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Does Marlin test fire their new Firearms before leaving the Factory? There would be no residual machining metallic particles if they do..

I have only purchased one new Firearm in my life. That was my wifes little Ruger SR22 Pistol. It was test fired, so I did not see the need to clean it first..
 

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Marlin does test fire, all new 60's I have came dirty. I clean my 60's at the end of squirrel season, just follow the manual. The Model 60 is one of the easiest autos to clean after you try it once, just follow the manual. I only use a brass brush when accuracy starts to fall off, happy shootin'.
 

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Does Marlin test fire their new Firearms before leaving the Factory? There would be no residual machining metallic particles if they do..

I have only purchased one new Firearm in my life. That was my wifes little Ruger SR22 Pistol. It was test fired, so I did not see the need to clean it first..
You are assuming they cleaned it prior to the test firing. I have purchased several new firearms in my lifetime and they all needed a thorough cleaning prior to their first use. Run of the mill firearms made like Dolly Madison cakes are not prepped at the factory like a $XX,XXX fine English double gun. They all need their first bath when they come home with you. Test fired or not.
 

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Discussion Starter · #12 · (Edited)
Thanks for all the help. Now I don't feel the urge to pull my hair out at the thought of cleaning my 795. :biggrin:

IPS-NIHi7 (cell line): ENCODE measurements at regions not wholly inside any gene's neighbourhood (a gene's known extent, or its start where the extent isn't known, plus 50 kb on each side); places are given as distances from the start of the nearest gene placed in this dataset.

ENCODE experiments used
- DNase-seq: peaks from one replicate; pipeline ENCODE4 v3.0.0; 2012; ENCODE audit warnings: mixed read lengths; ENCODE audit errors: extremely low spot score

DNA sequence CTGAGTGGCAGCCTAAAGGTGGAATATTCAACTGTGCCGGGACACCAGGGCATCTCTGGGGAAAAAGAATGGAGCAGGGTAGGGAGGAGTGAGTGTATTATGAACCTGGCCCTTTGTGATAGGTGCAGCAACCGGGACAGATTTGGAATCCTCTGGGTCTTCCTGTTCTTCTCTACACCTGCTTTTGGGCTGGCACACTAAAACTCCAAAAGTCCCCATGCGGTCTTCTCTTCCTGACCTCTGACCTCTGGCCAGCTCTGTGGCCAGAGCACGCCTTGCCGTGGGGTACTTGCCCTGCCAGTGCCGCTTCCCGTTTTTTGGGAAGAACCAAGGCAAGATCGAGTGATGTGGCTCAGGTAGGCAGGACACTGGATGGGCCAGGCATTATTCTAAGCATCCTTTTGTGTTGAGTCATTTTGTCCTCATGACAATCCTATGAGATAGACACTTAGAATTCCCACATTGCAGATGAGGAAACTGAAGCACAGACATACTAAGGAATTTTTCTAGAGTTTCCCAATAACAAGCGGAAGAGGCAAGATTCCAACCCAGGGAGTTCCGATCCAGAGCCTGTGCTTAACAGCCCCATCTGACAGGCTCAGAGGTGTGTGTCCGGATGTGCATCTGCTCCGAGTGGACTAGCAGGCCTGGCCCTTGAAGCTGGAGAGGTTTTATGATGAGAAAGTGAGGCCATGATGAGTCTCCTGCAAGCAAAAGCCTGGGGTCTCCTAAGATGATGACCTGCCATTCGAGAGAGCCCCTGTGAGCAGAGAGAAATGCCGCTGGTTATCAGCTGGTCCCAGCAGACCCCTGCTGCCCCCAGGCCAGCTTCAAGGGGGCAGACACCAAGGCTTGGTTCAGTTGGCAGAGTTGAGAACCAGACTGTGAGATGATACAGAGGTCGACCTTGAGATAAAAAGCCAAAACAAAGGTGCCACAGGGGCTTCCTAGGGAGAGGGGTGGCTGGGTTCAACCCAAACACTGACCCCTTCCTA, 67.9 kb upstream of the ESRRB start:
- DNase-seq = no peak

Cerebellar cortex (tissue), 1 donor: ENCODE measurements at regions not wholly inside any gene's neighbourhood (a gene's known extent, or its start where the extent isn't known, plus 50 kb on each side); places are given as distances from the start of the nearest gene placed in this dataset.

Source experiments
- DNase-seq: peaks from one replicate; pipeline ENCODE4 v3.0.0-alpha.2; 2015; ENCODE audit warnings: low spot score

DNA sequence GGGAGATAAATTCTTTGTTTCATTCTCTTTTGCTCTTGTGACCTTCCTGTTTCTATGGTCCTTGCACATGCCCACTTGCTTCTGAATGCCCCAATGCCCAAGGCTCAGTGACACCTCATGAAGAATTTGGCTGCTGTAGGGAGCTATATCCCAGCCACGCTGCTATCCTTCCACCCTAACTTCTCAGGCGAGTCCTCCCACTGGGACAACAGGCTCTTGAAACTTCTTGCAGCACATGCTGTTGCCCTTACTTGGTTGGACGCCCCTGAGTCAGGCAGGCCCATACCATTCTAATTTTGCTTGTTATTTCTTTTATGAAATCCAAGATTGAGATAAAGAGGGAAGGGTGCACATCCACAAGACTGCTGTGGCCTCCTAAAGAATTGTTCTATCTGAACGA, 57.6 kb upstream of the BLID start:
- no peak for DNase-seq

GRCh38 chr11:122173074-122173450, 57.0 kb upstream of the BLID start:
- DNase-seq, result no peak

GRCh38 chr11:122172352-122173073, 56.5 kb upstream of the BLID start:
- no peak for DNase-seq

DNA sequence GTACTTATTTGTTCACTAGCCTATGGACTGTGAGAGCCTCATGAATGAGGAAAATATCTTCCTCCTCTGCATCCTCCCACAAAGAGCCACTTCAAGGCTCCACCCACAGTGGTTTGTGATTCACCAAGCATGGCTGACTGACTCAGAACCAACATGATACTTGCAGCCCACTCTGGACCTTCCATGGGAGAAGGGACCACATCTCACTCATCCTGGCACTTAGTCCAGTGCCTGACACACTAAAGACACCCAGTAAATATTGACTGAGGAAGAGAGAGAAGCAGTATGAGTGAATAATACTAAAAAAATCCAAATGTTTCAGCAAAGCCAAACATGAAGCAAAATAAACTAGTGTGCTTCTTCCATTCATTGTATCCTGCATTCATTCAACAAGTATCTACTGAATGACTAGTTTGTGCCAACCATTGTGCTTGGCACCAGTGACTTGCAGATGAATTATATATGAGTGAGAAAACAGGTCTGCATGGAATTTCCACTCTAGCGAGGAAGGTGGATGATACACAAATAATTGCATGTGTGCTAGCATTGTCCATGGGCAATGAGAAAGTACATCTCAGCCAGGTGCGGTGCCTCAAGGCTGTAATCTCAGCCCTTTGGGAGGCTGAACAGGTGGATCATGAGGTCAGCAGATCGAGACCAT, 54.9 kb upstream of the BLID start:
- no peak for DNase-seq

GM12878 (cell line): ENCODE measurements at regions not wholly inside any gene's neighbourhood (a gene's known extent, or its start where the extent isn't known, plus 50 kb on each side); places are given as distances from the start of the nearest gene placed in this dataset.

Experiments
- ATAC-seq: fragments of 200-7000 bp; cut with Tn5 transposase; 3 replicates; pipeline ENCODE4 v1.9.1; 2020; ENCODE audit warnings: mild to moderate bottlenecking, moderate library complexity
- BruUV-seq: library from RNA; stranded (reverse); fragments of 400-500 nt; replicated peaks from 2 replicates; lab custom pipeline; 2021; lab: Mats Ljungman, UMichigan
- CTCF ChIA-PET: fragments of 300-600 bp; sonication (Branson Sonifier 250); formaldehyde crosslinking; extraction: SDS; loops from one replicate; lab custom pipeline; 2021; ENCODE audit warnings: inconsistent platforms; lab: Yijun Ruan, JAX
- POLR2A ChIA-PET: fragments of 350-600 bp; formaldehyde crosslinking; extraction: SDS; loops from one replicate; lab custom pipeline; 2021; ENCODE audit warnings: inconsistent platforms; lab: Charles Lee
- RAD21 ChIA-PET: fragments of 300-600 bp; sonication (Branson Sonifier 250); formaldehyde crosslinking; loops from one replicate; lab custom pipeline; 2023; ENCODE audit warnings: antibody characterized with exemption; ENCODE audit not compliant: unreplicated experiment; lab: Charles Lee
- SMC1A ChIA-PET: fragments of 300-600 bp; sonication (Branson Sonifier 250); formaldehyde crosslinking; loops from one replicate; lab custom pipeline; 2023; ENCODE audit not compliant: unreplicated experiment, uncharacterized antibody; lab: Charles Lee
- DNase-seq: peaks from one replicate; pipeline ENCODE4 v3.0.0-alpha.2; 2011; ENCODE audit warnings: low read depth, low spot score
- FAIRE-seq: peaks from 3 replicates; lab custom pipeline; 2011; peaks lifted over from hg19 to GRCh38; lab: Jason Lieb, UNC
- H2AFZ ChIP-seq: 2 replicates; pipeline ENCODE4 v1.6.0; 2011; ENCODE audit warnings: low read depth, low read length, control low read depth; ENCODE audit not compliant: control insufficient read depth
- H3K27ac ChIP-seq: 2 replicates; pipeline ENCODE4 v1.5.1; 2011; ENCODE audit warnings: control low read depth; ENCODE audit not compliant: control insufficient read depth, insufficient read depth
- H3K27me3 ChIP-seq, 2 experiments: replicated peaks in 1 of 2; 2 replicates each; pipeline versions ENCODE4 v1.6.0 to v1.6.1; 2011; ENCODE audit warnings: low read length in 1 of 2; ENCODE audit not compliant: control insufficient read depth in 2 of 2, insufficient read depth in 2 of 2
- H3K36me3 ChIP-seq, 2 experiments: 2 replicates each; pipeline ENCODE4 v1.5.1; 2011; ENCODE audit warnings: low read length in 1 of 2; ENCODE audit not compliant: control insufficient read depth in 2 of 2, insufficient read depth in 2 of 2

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Here's a suggestion for you to consider. EEZOX is a CLP (Clean, Lub, Protect) spray that has been used by our military extensively in Afghanistan and other harsh environments, where oils are problematic for automatic rifles there. I've been using it for several years now and it hasn't created any problems for me. Quite the contrary actually, affording much easier bore cleaning after range work is done for the day. A quick spray on a couple of patches and run thru the bore and you're done. Great stuff. Leaves little residue and is not greasy. Google it. :)
 

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One thing I would suggest when cleaning a new rifle that is factory fresh is using a bore mop and Hoppes #9 Solvent down the bore the first time around. When I cleaned my unfired Model 1895 the first time there was a significant amount of white grease that the factory used before the rifle was shipped. I did have a good sized cotton cloth in place at the receiver side of the bore to absorb what came out. After factory grease is cleaned out, running a couple of clean patches down the bore would make sure the rifle is ready to fire. I have read that many US Military combat soldiers fire their rifles with a dry bore. Using oil on a barrel when firing can cause pressure to build up in barrel, which is not a good thing.

The EEZOX product sounds like its worth trying.



Cheers!



Mike T.
 

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Discussion Starter · #15 ·
Since I have to clean my carbine in the house I went with Hoppe's Elite cleaner and oil after reading the MSDS. One BoreSnake and a pack of cheap Walmart toothbrushes later and I'm in business. Field stripping and doing the initial cleaning was much easier than I thought, so easy I'm almost sure I did something wrong. :) I plan on getting an Otis kit when I get more firearms.

Anyway thanks again for all the help guys. A guy I work with traded me 100 rounds of Federal Gold Medal Match for four Checkerburgers (he only wanted two but I gave him four) so I'm all set for the range tomorrow. :)